APP MTH 3002 - Fluid Mechanics III

North Terrace Campus - Semester 1 - 2022

Fluid flows are important in many scientific and technological problems including atmospheric and oceanic circulation, energy production by chemical or nuclear combustion in engines and stars, energy utilisation in vehicles, buildings and industrial processes, and biological processes such as the flow of blood. Considerable progress has been made in the mathematical modelling of fluid flows and this has greatly improved our understanding of these problems, but there is still much to discover. This course introduces students to the mathematical description of fluid flows and the solution of some important flow problems. Topics covered are: the mathematical description of fluid flow in terms of Lagrangian and Eulerian coordinates; the derivation of the Navier-Stokes equations from the fundamental physical principles of mass and momentum conservation; use of the stream function, velocity potential and complex potential are introduced to find solutions of the governing equations for inviscid, irrotational flow past bodies and the forces acting on those bodies; analytic and numerical solutions of the Navier-Stokes equation.

  • General Course Information
    Course Details
    Course Code APP MTH 3002
    Course Fluid Mechanics III
    Coordinating Unit School of Mathematical Sciences
    Term Semester 1
    Level Undergraduate
    Location/s North Terrace Campus
    Units 3
    Contact Up to 3 hours per week
    Available for Study Abroad and Exchange Y
    Prerequisites (MATHS 2102 or MATHS 2106 or MATHS 2107) and (MATHS 2101 or MATHS 2202 or ELEC ENG 2106)
    Assumed Knowledge MATHS 2104 or MATHS 2107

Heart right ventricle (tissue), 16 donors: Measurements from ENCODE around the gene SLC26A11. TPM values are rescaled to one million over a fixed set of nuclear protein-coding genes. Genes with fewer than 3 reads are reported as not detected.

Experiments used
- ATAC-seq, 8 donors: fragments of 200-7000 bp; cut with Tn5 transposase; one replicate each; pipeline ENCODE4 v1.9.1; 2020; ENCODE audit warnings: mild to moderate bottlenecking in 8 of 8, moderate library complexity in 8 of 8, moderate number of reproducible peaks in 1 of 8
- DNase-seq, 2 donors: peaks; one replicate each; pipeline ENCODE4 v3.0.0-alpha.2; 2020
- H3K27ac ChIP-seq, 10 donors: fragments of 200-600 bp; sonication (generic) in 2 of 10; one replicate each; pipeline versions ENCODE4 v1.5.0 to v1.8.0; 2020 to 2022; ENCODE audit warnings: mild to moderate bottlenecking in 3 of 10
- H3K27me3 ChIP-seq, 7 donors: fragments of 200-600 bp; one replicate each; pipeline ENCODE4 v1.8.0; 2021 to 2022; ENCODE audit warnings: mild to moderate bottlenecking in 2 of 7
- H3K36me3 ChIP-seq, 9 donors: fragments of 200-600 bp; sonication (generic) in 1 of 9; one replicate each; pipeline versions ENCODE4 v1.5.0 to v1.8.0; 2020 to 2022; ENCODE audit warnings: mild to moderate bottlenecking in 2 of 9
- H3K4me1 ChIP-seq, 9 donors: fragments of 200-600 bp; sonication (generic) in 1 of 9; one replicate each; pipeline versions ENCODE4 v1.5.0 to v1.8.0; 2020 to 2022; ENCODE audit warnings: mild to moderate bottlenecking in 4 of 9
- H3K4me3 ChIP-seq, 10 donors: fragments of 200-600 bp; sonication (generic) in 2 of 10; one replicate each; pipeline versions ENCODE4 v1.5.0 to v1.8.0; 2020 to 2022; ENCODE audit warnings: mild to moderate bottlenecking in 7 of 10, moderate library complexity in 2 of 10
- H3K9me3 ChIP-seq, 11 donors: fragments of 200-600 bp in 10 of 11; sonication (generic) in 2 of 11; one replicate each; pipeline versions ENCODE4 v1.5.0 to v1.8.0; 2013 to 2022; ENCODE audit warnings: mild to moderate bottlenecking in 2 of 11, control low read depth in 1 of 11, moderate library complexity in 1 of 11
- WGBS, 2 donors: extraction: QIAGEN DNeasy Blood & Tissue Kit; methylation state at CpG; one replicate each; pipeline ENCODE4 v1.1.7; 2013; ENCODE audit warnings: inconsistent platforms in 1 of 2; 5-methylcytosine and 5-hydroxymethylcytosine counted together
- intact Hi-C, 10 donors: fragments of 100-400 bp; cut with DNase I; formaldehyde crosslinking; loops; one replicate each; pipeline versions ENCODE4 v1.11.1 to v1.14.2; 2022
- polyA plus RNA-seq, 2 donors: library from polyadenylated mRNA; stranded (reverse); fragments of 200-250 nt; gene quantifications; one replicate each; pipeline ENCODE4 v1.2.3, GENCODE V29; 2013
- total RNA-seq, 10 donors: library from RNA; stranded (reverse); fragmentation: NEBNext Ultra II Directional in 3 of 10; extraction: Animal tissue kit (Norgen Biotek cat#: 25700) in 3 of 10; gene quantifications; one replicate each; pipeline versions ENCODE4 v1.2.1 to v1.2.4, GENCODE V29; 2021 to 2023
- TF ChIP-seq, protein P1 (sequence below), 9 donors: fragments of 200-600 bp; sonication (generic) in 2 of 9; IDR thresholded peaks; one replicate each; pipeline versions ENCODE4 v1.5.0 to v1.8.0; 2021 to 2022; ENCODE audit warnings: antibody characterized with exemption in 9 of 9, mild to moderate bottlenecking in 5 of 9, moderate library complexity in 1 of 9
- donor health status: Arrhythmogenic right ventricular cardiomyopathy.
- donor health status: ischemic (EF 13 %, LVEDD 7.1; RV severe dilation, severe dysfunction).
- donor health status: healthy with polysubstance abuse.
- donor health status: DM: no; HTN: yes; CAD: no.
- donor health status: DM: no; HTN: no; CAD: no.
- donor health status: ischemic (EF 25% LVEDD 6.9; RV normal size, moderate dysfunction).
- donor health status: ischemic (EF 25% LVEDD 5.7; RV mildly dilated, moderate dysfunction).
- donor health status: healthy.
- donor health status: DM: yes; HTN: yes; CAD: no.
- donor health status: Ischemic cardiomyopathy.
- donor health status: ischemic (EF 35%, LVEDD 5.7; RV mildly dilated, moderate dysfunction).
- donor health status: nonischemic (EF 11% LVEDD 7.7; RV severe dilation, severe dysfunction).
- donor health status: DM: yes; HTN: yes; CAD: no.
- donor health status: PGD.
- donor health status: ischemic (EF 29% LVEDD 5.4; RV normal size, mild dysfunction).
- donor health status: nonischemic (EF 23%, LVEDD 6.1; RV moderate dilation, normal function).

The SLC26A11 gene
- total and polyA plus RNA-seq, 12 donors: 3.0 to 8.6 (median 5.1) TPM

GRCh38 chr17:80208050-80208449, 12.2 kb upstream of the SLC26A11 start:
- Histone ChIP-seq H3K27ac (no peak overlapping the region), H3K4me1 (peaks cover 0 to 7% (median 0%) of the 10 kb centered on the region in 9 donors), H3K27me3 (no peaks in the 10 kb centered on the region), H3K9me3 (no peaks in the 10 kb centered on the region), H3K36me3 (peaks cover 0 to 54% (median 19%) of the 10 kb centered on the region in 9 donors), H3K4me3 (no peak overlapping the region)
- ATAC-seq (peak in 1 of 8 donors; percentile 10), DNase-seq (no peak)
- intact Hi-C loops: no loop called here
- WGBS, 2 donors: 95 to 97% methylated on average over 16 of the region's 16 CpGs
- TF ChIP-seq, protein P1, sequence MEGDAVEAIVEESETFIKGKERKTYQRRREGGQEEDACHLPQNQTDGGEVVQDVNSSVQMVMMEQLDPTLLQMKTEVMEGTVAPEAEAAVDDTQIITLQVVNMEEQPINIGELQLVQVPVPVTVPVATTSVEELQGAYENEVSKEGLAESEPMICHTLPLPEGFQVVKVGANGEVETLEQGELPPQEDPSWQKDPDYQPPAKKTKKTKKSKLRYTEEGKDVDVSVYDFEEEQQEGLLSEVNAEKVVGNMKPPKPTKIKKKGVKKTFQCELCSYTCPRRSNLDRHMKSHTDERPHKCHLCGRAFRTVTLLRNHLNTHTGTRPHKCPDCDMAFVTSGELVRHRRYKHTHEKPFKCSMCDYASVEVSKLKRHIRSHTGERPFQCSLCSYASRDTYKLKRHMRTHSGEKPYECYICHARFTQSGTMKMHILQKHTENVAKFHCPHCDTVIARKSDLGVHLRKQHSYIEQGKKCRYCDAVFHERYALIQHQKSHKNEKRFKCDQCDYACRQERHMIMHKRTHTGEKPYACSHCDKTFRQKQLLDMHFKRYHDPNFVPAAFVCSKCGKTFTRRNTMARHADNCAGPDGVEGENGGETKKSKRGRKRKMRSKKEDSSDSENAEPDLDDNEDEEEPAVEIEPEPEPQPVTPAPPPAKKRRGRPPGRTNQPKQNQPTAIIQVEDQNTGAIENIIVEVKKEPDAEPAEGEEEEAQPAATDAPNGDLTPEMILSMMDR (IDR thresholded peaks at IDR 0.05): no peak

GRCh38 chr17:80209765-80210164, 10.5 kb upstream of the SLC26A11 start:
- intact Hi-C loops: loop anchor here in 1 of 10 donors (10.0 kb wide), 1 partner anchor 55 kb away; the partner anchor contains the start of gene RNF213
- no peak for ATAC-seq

Course Description Fluid flows are important in many scientific and technological problems including atmospheric and oceanic circulation, energy production by chemical or nuclear combustion in engines and stars, energy utilisation in vehicles, buildings and industrial processes, and biological processes such as the flow of blood. Considerable progress has been made in the mathematical modelling of fluid flows and this has greatly improved our understanding of these problems, but there is still much to discover. This course introduces students to the mathematical description of fluid flows and the solution of some important flow problems.

    Topics covered are: the mathematical description of fluid flow in terms of Lagrangian and Eulerian coordinates; the derivation of the Navier-Stokes equations from the fundamental physical principles of mass and momentum conservation; use of the stream function, velocity potential and complex potential are introduced to find solutions of the governing equations for inviscid, irrotational flow past bodies and the forces acting on those bodies; analytic and numerical solutions of the Navier-Stokes equation.
    Course Staff

    Course Coordinator: Dr Trent Mattner

    Course Timetable

    The full timetable of all activities for this course can be accessed from Course Planner.

  • Learning Outcomes
    Course Learning Outcomes
    Students who successfully complete the course should:

    1. understand the basic concepts of fluid mechanics.

    2. understand the mathematical description of fluid flow.

    3. understand the conservation principles governing fluidflows.

    4. be able to solve inviscid flow problems using streamfunctions and velocity potentials.

    5. be able to compute forces on bodies in fluid flows.

    6. be able to solve (analytical and numerical) viscous flow problems.

    7. be able to use mathematical software packages (Matlab) in solution methods.

    University Graduate Attributes

    This course will provide students with an opportunity to develop the Graduate Attribute(s) specified below:

    University Graduate Attribute Course Learning Outcome(s)

    Attribute 1: Deep discipline knowledge and intellectual breadth

    Graduates have comprehensive knowledge and understanding of their subject area, the ability to engage with different traditions of thought, and the ability to apply their knowledge in practice including in multi-disciplinary or multi-professional contexts.

    all

    Attribute 2: Creative and critical thinking, and problem solving

    Graduates are effective problems-solvers, able to apply critical, creative and evidence-based thinking to conceive innovative responses to future challenges.

    4,5,6,7
  • Learning Resources
    Required Resources
    None
    Recommended Resources
    1. Elementary fluid dynamics, Acheson, Oxford University Press.
    2. An introduction to fluid mechanics, Batchelor, Cambridge University Press.
    3. Introduction to theoretical and computational fluid dynamics, Pozrikidis, Oxford University Press.